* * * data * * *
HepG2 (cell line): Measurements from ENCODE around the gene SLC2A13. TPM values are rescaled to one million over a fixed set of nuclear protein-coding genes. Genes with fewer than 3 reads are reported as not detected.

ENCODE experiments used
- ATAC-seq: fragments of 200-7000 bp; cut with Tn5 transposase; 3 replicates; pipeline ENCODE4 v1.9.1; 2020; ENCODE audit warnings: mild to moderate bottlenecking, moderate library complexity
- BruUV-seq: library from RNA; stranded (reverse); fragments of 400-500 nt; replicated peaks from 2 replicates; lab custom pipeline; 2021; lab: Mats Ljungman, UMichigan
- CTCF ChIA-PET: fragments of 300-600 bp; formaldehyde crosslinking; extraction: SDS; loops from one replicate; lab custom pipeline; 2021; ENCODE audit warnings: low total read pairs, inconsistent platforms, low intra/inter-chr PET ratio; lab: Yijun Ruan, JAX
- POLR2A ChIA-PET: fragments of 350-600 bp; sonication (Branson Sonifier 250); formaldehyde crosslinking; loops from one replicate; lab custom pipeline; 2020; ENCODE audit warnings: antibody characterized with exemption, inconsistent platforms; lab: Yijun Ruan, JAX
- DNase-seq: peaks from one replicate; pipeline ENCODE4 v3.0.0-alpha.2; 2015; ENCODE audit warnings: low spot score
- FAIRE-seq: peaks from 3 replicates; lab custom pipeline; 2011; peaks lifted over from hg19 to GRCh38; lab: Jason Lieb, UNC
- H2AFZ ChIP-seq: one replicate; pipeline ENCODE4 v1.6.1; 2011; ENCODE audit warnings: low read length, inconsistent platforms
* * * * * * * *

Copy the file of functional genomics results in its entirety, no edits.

HepG2 (cell line): Measurements from ENCODE around the gene SLC2A13. TPM values are rescaled to one million over a fixed set of nuclear protein-coding genes. Genes with fewer than 3 reads are reported as not detected.

ENCODE experiments used
- ATAC-seq: fragments of 200-7000 bp; cut with Tn5 transposase; 3 replicates; pipeline ENCODE4 v1.9.1; 2020; ENCODE audit warnings: mild to moderate bottlenecking, moderate library complexity
- BruUV-seq: library from RNA; stranded (reverse); fragments of 400-500 nt; replicated peaks from 2 replicates; lab custom pipeline; 2021; lab: Mats Ljungman, UMichigan
- CTCF ChIA-PET: fragments of 300-600 bp; formaldehyde crosslinking; extraction: SDS; loops from one replicate; lab custom pipeline; 2021; ENCODE audit warnings: low total read pairs, inconsistent platforms, low intra/inter-chr PET ratio; lab: Yijun Ruan, JAX
- POLR2A ChIA-PET: fragments of 350-600 bp; sonication (Branson Sonifier 250); formaldehyde crosslinking; loops from one replicate; lab custom pipeline; 2020; ENCODE audit warnings: antibody characterized with exemption, inconsistent platforms; lab: Yijun Ruan, JAX
- DNase-seq: peaks from one replicate; pipeline ENCODE4 v3.0.0-alpha.2; 2015; ENCODE audit warnings: low spot score
- FAIRE-seq: peaks from 3 replicates; lab custom pipeline; 2011; peaks lifted over from hg19 to GRCh38; lab: Jason Lieb, UNC
- H2AFZ ChIP-seq: one replicate; pipeline ENCODE4 v1.6.1; 2011; ENCODE audit warnings: low read length, inconsistent platforms